Q: When acute congestive heart failure with preserved ejection fraction (EF), instead of diastolic or systolic is documented how do I code this? The physician's are saying the heart failure is not diastolic or systolic. What is the best way to approach this issue?
A: This is very common. The term “preserved EF” in general equates to a diastolic heart failure. But, as you clearly understand, we cannot apply the code for the diastolic heart failure with the use of that verbiage.
The descriptions of diastolic and systolic in categorizing heart failure are older terms, and the code set has not yet “caught up” to the new wording. I encouraged my providers to state “diastolic heart failure with preserved EF.” This documentation gives coders what they need, and allows physicians to use clinically-accepted language.
AHA’s Coding Clinic for ICD-10-CM, First Quarter, 2014 speaks to this. It provides two examples. First, can heart failure with preserved EF or heart failure with preserved systolic function be coded as diastolic heart failure? Second, can heart failure with reduced EF, heart failure with low EF, or heart failure with reduced systolic function (or other similar terms) be coded as systolic heart failure?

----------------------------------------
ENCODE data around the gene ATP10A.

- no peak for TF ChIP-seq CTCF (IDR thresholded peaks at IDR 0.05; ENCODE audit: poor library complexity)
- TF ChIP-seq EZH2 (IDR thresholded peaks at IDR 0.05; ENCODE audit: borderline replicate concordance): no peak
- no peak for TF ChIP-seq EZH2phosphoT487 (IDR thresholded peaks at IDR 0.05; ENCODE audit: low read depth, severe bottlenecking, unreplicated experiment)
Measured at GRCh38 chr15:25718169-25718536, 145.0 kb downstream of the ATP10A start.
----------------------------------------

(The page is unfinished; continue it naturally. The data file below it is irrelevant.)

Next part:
Coding Clinic says “no” to these situations. The coder cannot assume either diastolic, systolic failure, or a combination of both, so CDI specialists need to query the provider to clarify the type of heart failure.
We cannot capture the acuity of heart failure without the descriptor of diastolic or systolic being stated. So, the last piece of advice is to educate providers about the importance of capturing specificity particularly in light of measuring severity of illness and risk of mortality, as this could influence their own quality scores. This may help to influence their cooperation with providing the needed clarification.